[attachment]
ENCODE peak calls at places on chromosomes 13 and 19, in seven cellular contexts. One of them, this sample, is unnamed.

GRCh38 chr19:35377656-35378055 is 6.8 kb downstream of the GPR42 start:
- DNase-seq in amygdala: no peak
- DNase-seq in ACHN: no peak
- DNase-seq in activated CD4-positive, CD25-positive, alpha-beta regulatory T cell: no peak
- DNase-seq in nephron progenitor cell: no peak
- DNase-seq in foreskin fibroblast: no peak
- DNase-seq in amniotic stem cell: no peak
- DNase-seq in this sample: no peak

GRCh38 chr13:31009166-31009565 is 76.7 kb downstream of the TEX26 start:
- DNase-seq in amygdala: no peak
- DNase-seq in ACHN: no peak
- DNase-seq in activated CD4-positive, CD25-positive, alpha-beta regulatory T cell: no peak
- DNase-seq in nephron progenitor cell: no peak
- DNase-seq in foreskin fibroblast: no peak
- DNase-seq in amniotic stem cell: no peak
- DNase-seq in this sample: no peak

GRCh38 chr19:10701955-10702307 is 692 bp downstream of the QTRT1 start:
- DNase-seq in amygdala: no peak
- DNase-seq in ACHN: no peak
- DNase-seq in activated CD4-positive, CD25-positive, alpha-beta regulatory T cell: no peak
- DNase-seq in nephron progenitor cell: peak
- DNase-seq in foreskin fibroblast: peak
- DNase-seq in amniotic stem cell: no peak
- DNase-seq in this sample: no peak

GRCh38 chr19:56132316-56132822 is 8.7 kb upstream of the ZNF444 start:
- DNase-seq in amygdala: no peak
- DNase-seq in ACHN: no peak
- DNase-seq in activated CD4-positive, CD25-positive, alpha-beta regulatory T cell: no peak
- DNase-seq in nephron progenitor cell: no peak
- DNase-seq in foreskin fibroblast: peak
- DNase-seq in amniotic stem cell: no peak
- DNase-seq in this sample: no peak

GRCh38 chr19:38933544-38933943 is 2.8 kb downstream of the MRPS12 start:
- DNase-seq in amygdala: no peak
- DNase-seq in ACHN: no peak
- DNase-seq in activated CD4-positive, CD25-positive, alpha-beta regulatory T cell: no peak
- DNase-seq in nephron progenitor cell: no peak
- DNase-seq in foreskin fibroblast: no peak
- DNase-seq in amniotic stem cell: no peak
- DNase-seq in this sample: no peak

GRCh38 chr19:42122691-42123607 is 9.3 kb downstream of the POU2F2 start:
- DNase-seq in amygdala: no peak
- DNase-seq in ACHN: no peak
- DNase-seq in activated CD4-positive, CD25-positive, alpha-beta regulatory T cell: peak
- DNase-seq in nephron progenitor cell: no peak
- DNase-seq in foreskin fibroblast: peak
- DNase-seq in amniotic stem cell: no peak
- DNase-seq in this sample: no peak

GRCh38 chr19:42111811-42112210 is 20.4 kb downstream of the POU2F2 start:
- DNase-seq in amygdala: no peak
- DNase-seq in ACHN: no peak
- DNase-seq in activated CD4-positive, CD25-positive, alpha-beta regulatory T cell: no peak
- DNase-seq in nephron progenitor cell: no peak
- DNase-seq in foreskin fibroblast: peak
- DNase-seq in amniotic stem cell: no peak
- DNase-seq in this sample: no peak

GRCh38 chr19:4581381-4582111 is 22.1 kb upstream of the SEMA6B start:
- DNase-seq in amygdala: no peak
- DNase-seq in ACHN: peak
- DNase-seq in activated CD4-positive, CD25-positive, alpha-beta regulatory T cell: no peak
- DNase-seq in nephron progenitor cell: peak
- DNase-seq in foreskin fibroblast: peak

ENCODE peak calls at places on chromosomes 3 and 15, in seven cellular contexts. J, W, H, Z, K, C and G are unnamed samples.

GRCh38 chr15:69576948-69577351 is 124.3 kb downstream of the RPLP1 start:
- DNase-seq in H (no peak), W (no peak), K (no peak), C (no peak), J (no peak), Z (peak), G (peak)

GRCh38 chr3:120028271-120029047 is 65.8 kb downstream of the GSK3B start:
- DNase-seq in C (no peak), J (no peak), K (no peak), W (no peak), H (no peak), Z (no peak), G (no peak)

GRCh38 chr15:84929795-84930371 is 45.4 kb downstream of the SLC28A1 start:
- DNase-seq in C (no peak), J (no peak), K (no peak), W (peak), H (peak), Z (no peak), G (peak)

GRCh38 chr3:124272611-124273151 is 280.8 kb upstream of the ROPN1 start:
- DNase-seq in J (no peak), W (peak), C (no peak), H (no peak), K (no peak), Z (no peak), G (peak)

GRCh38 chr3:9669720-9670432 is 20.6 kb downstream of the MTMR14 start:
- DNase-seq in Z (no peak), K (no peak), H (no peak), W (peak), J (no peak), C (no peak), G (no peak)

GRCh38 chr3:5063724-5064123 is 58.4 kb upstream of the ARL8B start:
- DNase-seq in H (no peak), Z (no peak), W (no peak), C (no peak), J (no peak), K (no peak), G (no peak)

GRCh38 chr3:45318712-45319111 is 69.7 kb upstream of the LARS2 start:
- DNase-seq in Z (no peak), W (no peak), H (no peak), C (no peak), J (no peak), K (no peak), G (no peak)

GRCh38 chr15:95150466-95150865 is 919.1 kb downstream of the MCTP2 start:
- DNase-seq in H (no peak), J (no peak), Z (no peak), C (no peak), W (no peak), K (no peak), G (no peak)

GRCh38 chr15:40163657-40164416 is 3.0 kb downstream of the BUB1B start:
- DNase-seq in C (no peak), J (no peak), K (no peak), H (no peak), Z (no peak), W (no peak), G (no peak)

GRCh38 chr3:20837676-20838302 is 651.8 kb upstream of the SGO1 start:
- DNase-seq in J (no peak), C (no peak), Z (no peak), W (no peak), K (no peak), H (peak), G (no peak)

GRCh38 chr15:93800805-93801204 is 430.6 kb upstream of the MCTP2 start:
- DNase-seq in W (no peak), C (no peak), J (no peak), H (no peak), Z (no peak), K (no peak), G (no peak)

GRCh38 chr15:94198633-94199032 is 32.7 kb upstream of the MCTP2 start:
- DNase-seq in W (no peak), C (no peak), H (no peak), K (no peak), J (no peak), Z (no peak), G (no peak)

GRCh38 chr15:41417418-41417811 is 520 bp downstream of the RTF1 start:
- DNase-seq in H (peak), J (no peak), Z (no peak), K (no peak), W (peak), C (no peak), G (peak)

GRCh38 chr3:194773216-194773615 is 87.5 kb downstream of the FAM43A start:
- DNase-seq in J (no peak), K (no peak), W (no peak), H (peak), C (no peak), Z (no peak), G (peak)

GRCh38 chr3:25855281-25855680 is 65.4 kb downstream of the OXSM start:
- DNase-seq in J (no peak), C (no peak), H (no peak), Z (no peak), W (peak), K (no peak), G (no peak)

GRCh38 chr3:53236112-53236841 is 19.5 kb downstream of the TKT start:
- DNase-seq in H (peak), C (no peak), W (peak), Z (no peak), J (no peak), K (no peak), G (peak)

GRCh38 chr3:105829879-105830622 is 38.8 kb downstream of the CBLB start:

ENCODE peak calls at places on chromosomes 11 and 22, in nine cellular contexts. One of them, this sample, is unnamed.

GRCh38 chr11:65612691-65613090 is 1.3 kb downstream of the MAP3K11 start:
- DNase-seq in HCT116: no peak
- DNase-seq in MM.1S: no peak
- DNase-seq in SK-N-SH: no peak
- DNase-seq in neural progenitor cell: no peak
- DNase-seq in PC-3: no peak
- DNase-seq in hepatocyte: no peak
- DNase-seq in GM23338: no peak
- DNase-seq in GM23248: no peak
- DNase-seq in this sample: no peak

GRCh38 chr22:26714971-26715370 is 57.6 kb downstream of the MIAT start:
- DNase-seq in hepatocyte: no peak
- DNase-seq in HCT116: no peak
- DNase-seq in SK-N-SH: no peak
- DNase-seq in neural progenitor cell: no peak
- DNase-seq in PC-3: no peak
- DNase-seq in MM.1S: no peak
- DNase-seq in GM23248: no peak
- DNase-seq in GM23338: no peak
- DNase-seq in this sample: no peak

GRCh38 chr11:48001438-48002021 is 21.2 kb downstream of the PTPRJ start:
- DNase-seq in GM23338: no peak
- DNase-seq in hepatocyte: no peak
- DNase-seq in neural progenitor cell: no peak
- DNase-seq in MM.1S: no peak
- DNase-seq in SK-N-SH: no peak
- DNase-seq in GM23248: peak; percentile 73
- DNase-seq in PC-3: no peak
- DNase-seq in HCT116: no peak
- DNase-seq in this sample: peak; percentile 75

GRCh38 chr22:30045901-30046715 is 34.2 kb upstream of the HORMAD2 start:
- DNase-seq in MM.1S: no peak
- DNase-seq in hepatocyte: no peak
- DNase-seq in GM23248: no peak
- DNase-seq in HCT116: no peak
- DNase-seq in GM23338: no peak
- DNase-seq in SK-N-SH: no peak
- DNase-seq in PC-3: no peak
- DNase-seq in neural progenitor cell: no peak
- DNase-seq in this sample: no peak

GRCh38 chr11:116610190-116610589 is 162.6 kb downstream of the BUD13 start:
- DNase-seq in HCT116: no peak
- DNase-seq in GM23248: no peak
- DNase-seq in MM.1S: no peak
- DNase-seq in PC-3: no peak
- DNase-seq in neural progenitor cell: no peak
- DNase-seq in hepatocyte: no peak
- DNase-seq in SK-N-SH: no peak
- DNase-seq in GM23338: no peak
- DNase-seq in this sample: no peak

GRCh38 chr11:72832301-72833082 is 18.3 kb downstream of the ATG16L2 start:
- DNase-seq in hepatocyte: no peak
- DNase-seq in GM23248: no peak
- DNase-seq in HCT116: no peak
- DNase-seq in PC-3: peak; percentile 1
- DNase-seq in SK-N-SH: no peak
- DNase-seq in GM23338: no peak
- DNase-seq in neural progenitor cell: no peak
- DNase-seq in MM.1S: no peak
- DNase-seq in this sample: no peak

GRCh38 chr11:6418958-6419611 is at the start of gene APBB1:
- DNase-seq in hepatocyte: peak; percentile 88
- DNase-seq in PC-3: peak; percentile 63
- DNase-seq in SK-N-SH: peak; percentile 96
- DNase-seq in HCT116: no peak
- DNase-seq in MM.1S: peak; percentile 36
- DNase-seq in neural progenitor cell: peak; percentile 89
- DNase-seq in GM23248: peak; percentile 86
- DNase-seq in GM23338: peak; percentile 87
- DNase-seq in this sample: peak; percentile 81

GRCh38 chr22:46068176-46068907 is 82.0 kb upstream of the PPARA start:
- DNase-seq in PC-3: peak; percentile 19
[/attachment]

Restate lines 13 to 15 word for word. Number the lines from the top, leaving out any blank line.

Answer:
- DNase-seq in activated CD4-positive, CD25-positive, alpha-beta regulatory T cell: no peak
- DNase-seq in nephron progenitor cell: no peak
- DNase-seq in foreskin fibroblast: no peak